Last year I put down some working definitions in the field of performance and learning:
My own working definitions of these terms [these are not robust, dictionary definitions, but just my own way of putting each term], which I often discuss here and with clients are:
Performance – something measurable and observable to achieve an agreed-upon objective.
Performance Support – tools and processes that support the worker in the desired performance, including, but not limited to, job aids.
Training – an external intervention, designed only to address a lack of skills and/or knowledge.
Education – a process with its main aims of socialization, a search for truth and/or the realisation of individual potential.
Learning – an individual activity, though often within a social context, of making sense of our experiences.
I’d like to add in Peter Senge’s important clarifications on terms we often use:
Knowledge: the capacity for effective action. “Know how” is the only aspect of knowledge that really matters in life.
Practitioner: someone who is accountable for producing results.
I had said that learning remains an individual activity, with all of the variables of the human experience and much less clearly defined or controlled than education or training. I also recommended that organizations should get out of the learning business and focus on performance. Organizations can direct performance but they should only support learning. Individuals should be directing their own learning.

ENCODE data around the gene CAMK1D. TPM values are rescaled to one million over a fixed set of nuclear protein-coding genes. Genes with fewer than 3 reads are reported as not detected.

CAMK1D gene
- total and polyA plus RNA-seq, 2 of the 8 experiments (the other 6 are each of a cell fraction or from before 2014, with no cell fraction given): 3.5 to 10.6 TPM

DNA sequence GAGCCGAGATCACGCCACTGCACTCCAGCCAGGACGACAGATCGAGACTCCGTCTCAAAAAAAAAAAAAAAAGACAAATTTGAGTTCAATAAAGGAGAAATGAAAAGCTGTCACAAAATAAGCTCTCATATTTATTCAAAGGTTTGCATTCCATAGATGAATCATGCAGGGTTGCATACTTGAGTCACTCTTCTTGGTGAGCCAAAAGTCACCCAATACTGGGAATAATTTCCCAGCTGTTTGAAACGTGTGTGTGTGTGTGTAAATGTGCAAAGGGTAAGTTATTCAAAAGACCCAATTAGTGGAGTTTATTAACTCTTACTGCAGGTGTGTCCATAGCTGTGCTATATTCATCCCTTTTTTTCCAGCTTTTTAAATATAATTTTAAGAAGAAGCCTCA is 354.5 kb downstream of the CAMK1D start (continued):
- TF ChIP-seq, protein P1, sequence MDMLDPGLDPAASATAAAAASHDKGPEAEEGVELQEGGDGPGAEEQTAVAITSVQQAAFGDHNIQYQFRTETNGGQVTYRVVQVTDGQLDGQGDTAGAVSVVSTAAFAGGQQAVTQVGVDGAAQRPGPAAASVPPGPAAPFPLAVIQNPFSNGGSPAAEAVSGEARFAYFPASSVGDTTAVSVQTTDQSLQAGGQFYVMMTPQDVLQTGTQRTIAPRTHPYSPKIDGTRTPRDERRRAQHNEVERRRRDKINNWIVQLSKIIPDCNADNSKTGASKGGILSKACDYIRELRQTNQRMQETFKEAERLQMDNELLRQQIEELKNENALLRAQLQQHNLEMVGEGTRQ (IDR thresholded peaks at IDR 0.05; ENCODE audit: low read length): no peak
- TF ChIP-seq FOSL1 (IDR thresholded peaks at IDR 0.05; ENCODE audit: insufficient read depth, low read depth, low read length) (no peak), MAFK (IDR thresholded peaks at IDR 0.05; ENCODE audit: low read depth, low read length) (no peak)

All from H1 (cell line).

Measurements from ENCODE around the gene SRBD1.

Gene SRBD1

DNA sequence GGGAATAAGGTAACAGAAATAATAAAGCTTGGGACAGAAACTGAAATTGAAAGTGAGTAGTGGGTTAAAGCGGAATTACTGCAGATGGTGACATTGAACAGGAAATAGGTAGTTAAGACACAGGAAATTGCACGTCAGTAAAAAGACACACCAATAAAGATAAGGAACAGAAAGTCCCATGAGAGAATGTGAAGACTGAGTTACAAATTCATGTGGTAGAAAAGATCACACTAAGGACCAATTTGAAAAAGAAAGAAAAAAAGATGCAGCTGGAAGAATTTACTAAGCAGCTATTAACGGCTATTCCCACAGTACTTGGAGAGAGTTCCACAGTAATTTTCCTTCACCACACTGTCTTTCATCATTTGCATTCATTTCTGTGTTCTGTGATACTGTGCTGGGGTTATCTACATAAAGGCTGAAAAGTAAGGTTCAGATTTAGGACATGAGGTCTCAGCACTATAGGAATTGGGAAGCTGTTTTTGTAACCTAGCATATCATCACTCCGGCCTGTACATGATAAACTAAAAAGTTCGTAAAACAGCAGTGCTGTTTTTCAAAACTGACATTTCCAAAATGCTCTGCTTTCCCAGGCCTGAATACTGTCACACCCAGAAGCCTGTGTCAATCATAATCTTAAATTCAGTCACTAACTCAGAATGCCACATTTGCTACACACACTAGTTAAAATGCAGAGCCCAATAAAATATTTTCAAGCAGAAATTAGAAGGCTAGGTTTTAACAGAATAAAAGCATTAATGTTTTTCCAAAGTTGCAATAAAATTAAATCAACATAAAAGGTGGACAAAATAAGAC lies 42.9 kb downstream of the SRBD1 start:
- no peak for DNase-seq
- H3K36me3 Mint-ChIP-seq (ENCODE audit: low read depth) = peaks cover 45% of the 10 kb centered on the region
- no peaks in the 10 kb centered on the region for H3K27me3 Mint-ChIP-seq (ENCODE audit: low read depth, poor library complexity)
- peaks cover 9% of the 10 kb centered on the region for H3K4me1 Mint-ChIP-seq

Senge’s presentation last week gave me cause to reflect on this. He said that individual learning in organizations is irrelevant because work is almost never done by one person. All value is created by teams and networks. Furthermore, learning may be generated in teams but this type of knowledge comes and goes. Learning really spreads through social networks. Therefore, social networks are the conduit for effective organizational performance. Blocking, or circumventing, social networks slows learning, reduces effectiveness and may in the end kill the organization (my conclusion).
To reduce these thoughts to their essence, I would say:
Organizations should focus on enabling practitioners to produce results by supporting learning through social networks. The rest is just window dressing.
In the long history of humankind (and animal kind, too) those who learned to collaborate and improvise most effectively have prevailed – [Charles Darwin]